Stories about Development from December, 2014
From a soap opera's groundbreaking gay kiss to a national debate on racism and vigilante justice, 2014 was a busy year in Latin America's largest country.
After the horrific Taliban attack on a military-run school in Peshawar that killed more than hundred and thirty students, a controversial cleric refused to condemn the massacre, sparking protests.
Hundreds marched in São Paulo, not only to support rallies in the US, but also to underline the country's dark reality: Brazilian police systematically target and murder black people.
Motorbike riders without helmet, overloaded jeepneys, and train passengers on roof carriages are some of the common public transport spectacles we see in the streets of Southeast Asia.
Argentina's shantytowns are in an identity crisis. These communities could soon be getting some help, however, now that the government might make October 7 "Slum Identity Day."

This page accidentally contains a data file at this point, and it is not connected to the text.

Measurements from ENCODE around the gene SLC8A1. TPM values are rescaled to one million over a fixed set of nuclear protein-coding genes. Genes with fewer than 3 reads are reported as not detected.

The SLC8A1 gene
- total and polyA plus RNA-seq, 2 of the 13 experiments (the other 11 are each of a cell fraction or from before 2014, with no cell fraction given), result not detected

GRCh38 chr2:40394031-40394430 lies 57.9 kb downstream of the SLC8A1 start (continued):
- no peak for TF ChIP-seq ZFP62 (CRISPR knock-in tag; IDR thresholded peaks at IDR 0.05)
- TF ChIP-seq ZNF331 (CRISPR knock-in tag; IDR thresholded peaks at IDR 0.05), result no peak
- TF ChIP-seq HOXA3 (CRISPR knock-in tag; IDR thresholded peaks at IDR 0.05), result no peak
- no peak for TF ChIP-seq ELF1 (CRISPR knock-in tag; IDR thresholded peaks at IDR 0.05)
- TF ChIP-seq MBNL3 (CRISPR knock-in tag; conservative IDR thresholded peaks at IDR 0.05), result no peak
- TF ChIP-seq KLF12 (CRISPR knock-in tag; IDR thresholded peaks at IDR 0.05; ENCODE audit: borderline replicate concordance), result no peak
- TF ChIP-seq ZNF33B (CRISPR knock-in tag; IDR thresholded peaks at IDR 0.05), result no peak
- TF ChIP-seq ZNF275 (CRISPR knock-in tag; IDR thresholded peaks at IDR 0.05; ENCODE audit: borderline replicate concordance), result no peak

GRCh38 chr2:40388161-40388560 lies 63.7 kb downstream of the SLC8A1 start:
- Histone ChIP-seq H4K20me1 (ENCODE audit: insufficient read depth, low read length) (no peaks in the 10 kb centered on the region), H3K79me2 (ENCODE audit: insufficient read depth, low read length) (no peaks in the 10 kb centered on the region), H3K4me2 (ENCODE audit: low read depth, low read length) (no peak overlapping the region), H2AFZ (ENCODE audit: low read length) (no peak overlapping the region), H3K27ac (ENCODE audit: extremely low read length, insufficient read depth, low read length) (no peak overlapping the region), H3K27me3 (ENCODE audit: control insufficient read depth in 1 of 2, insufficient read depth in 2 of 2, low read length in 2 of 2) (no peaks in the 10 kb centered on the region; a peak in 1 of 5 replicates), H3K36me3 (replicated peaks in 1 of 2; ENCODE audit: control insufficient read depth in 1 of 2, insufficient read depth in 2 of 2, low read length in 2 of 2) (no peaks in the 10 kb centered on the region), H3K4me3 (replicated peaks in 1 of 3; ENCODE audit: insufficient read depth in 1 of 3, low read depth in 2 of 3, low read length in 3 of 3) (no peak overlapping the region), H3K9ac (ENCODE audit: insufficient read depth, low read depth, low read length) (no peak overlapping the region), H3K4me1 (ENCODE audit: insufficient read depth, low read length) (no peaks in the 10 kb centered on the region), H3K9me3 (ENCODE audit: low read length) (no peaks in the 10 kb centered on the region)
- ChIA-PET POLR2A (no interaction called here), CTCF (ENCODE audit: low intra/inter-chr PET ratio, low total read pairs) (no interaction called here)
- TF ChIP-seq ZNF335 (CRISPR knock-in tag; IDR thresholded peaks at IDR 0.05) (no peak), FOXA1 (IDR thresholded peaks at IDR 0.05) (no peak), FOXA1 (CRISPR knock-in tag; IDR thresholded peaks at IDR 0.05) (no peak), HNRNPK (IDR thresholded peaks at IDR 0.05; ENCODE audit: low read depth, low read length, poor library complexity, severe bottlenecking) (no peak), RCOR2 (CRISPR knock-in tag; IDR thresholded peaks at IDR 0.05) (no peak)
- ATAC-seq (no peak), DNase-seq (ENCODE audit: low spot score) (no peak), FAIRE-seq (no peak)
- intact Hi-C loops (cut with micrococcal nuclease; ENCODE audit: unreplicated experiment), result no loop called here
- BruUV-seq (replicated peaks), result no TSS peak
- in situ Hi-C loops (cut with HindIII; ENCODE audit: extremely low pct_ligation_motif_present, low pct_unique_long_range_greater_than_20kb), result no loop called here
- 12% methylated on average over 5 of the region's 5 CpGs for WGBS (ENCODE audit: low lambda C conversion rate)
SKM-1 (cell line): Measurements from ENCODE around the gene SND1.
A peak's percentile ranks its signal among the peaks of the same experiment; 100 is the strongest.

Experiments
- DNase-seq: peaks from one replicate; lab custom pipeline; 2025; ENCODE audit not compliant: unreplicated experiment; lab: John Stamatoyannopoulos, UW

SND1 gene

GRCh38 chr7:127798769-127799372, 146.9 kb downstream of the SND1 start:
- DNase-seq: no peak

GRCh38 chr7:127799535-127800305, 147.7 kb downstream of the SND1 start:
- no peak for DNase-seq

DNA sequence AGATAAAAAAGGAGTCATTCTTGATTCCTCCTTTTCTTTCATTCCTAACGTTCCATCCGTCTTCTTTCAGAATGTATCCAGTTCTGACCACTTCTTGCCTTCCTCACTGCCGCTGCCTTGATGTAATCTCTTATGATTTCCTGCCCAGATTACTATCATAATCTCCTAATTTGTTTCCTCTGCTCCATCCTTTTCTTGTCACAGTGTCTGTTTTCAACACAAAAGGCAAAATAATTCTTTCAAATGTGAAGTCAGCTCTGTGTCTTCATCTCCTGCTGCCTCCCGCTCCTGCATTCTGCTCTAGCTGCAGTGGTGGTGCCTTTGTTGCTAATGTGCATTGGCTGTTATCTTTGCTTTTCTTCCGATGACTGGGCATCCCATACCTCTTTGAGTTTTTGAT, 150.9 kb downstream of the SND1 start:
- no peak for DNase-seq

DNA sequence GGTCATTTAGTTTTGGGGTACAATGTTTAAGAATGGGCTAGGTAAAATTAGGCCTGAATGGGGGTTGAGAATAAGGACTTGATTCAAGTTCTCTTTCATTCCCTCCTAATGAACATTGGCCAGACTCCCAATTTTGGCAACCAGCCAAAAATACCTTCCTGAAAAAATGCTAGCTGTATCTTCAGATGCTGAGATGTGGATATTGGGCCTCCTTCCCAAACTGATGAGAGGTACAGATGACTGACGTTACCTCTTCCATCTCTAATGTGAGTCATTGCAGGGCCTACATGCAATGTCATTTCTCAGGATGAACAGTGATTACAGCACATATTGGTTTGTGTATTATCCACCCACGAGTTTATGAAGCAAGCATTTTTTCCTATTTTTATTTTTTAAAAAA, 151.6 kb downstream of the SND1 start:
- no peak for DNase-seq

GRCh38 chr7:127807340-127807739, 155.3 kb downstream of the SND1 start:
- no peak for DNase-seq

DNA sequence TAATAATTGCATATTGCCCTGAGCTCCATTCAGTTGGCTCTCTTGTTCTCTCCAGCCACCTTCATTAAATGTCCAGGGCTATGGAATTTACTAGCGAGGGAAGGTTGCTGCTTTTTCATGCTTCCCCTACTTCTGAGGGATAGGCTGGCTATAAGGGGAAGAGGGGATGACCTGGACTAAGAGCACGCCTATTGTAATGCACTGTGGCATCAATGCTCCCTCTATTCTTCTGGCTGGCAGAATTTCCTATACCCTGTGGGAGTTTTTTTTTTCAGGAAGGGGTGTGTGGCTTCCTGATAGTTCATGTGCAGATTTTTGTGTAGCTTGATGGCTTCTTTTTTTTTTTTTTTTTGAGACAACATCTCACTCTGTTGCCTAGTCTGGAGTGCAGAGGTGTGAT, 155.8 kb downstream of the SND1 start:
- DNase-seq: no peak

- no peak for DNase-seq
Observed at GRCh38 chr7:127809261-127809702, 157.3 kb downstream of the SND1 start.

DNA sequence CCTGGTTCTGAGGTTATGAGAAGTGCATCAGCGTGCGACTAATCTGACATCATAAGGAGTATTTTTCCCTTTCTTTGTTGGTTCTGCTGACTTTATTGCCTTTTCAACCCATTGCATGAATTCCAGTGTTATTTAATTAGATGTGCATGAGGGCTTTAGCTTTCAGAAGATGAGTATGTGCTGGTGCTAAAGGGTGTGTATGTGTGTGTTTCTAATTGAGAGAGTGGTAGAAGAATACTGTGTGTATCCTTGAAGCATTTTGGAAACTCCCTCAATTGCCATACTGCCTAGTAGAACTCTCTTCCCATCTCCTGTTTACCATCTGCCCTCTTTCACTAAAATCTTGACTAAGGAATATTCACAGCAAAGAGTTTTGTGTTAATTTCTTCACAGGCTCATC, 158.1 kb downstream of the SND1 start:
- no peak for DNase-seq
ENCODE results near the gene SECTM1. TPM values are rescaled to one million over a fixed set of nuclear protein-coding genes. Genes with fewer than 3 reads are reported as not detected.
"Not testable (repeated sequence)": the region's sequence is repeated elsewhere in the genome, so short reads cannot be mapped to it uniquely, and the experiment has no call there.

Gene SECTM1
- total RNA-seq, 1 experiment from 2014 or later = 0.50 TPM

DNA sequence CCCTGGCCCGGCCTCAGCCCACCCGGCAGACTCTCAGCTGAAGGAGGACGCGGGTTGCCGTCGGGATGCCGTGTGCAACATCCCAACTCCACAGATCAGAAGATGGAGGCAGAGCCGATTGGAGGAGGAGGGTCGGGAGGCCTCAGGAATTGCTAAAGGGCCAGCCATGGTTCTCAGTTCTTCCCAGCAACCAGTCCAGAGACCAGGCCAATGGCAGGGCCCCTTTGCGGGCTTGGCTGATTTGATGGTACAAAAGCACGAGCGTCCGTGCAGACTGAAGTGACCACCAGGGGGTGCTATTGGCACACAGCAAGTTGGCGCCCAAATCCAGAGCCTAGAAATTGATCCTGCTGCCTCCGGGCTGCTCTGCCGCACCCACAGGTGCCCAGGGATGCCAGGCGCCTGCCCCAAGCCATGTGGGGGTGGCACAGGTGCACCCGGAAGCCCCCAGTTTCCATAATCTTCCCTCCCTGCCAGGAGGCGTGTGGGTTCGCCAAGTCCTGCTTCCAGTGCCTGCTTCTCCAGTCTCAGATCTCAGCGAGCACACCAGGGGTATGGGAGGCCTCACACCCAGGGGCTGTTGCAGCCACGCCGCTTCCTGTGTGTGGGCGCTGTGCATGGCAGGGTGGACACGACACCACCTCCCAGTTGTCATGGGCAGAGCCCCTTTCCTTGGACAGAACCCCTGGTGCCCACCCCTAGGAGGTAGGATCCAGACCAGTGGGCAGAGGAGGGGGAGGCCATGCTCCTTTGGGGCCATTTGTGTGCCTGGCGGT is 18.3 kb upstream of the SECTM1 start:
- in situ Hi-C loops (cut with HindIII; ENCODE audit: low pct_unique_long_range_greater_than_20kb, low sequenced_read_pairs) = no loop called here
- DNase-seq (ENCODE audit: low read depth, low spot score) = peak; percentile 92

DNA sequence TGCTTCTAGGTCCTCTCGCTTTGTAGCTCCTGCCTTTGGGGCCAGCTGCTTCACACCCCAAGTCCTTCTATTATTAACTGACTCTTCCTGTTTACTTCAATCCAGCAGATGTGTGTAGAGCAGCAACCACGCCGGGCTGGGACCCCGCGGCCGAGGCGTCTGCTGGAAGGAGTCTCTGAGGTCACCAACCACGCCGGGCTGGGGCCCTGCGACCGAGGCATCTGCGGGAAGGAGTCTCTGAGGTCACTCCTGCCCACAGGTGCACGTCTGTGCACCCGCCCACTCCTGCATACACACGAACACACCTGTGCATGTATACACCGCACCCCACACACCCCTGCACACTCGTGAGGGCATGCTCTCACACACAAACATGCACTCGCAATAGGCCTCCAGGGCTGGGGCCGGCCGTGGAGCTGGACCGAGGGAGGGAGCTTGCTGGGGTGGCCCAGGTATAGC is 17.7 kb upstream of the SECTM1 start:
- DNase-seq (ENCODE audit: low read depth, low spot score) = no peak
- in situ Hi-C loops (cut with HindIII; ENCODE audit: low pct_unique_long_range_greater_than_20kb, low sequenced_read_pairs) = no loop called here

People in Bangladesh often cross busy roads by stepping into traffic, rather than using the crosswalks built for pedestrians. This behavior is both a public safety and a traffic hazard.
Indigenous people from the Munduruku ethnic group are fighting against the construction of the São Luiz do Tapajós dam in the state of Pará, Brazil. The dam will mean the flooding of 700,000 km2 in their homeland. The Brazilian Federal Government plans to build up to five dams in the Tapajós...
President Donald Ramotar has prorogued the country's parliament for six months (discontinuing the body, without dissolving it), aggravating already polarized political times in Guyana.
"no understanding of culture and history... no joy and awe for the hand made building and the sweat and tears of our ancestors..."